Dehydration is water loss from your body. Often, dehydration causes only mild symptoms, such as thirst or fatigue, but severe dehydration can lead to heat exhaustion or stroke, hypovolemic shock or even death. Chronic dehydration can increase the risk of kidney stones.
Dehydration Symptoms and Signs
Dehydration symptoms and signs depend on how much water you lose from your body.
When you are mildly dehydrated (1-3% body weight loss), you will be probably thirsty and you might have dry mouth. If you continue to lose water (4-6% body weight loss), your lips may become dry and you may feel tired and lightheaded. You will also excrete less urine, which will probably be darker than usually. In severe dehydration (>6% body weight loss), you can become very thirsty and tired and can have severe headache. Your heart rate will likely beat fast and you can excrete little or no urine, which may become dark brown. When you lose more than 10% of body weight due to water loss you can lose consciousness or die.
Negative Effects of Dehydration
Decreased Physical Performance
Dehydration that results in greater than 2% loss of body weight can decrease physical performance. This may be important during a long-lasting exercise, such as marathon. Marathoners do not need to completely rehydrate themsleves during the race but can stay mildyl rehydrated and stiil keep their performance at the optimal level.
In individuals with orthostatic hypotension--a drop of blood pressure upon standing--dehydration can worsen symptoms, for example, fainting after getting up in the morning.
Drinking about 300 to 500 mL of water 15 minutes before getting up can prevent orthostatic hypotension in sensitive individuals.
Other Negative Effects of Chronic Dehydration
- Chronic fatigue
- Decreased concentration, poor memory
- Worsening of asthma or allergies
Heat Exhaustion and Heat Stroke
In hot weather, especially at temperatures exceeding 90 °F (32 °C) when you do not drink enough, you may lose so much water that you are no longer able to sweat sufficiently to maintain your normal body temperature. This may lead to two possible complications:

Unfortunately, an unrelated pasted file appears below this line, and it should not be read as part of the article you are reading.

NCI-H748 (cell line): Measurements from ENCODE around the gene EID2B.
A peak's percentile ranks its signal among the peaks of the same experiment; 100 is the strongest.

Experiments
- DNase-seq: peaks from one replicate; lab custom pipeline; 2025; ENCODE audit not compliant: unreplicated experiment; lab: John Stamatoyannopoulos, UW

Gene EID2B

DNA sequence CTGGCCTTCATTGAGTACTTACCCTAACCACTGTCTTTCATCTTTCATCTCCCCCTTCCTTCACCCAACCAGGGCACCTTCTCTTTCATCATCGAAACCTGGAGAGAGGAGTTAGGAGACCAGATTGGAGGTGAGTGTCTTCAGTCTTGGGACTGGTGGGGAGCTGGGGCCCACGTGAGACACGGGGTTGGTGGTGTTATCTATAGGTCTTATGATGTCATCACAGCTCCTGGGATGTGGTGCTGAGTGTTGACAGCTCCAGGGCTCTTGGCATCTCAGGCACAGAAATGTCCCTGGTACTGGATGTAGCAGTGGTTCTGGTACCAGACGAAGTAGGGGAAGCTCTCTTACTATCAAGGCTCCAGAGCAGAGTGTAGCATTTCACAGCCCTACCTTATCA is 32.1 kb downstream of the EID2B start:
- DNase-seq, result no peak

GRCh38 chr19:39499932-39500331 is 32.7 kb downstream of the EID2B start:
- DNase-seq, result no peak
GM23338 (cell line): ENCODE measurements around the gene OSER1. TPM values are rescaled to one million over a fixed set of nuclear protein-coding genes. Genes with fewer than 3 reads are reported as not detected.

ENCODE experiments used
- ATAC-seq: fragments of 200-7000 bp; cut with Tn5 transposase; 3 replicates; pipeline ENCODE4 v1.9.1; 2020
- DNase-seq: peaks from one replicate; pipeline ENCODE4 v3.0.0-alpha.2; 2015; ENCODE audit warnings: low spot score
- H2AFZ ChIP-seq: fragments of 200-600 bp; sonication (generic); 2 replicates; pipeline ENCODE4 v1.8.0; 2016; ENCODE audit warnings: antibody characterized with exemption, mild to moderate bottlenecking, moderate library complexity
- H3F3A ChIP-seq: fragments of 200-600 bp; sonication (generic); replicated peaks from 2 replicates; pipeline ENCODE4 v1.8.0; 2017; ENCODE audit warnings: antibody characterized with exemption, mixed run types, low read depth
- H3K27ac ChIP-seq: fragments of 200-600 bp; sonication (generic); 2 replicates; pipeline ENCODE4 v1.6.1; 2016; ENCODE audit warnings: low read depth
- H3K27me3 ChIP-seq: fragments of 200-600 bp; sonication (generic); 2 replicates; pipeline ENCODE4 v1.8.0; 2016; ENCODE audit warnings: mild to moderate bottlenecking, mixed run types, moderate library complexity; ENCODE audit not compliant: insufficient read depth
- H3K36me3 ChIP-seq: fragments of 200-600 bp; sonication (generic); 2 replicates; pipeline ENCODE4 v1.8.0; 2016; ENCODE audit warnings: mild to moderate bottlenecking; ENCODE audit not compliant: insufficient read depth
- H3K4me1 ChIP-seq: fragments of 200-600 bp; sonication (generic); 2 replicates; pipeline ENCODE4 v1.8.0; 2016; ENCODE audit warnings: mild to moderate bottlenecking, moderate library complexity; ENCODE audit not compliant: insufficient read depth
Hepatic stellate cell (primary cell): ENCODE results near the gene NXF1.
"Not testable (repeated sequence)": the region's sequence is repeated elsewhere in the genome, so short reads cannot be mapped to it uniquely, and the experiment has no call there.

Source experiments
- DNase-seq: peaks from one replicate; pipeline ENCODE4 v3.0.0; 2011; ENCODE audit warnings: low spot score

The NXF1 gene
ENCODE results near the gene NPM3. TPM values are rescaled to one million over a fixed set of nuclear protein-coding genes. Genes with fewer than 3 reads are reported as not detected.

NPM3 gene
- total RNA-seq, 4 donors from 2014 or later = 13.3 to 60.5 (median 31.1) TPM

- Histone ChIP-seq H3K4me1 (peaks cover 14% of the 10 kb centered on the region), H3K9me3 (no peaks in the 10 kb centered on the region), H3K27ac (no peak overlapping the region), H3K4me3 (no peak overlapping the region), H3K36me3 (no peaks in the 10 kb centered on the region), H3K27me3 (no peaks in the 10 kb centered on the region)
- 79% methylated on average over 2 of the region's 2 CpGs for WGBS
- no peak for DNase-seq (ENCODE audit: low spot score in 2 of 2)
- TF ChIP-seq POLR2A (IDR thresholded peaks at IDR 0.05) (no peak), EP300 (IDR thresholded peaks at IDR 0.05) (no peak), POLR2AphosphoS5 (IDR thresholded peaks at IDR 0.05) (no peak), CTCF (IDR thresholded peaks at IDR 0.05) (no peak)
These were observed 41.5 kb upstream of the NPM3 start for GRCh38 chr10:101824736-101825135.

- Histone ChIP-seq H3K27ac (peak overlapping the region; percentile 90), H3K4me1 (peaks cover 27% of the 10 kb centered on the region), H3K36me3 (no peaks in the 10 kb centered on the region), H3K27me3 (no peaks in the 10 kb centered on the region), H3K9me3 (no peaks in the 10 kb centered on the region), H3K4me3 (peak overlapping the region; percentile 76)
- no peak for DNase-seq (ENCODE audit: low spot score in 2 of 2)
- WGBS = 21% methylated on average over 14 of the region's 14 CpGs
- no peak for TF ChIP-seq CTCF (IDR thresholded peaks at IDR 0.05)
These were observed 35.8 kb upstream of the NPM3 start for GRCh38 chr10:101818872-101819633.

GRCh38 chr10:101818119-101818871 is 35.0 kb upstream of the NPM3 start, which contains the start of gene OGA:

- Heat exhaustion with profuse sweating, cool skin, increased body temperature (up to 40 °C), dizziness and headache
- Heat stroke with warm, dry skin, severely increased body temperature (over 40 °C), severe fatigue and impaired consciousness
Small children, elderly and those who work physically in hot weather are at greatest risk of heat exhaustion or stroke.
First aid in heat exhaustion or stroke:
- Move an affected person to a cool place or at least out from the direct sun and place him or her in a lying position with slightly elevated legs.
- Remove any unnecessary clothing.
- Give a person cold water to drink but not more than 1.5 liters per hour to avoid water intoxication (hyponatremia).
- Enable him or her a cool (60-65 F or 15-18 C), not cold, shower or bath or wrap him or her with cool wet towels.
- If the above measures do not seem to help within an hour (no drop of body temperature, worsening of symptoms), take the person to the hospital or call a doctor as soon as possible.
- In severe dehydration, a person may need an intravenous infusion of saline. If an infusion is not available, a person should get an oral rehydration solution (ORS), which contains salt.
Severe dehydration (>10% loss of body weight) may result in a drop of blood volume which may result in an inadequate perfusion of the tissues and, eventually in multiple organ failure.
Early symptoms and signs of hypovolemic shock include anxiety, clammy skin and increased and weak pulse; late symptoms and signs include a drop of blood pressure, loss of consciousness and, eventually, death.
Hypovolemic shock needs to be treated promptly by intravenous saline infusion, otherwise it may result in death or permanent organ damage.
Acute Kidney Failure
In severe dehydration, the kidneys are no longer able to excrete waste products of metabolism, such as urea, which therefore start to acumulate in the blood and cause uremia.
Symptoms: nausea, vomiting, impaired consciousness, very little or no urine.
If you are chronically dehydrated, you are at increased risk of developing kidney stones. If you drink sufficient amounts of water you may prevent kidney stones, but drinking large amounts of water in excess of your body needs may not have any further benefits.
How much water do you need to drink per day?
Healthy, sedentary adults living in moderate climates may need 1.2 to 3.7 liters of water per day from beverages and foods combined. Active individuals in hot climates may need up to 10 liters of water per day.
The most reliable method to check if you are well hydrated is to weigh yourself. Once, when you know you are well hydrated, which means you have no symptoms of dehydration, weigh yourself in the morning after urinating and emptying your bowel and before breakfast. You can then consider your measured weigh as your normal body weight. Next time you want to check if you are well hydrated, weigh yourself in the morning in the same conditions and in same clothes as the first time; if your body weight is more than 1% lower than the first time, you are probably dehydrated.
A simpler and quicker, but less reliable, method is to check your "skin turgor," that is your skin elasticity. Pinch and pull up the skin on the back of the hand (between the index and thumb) and release it. When you are well hydrated, the skin fold should flatten immediately (in less than 0.5 seconds) and when you are dehydrated, the skin fold may need more than a second to flatten.
Contributed by Jan Modric.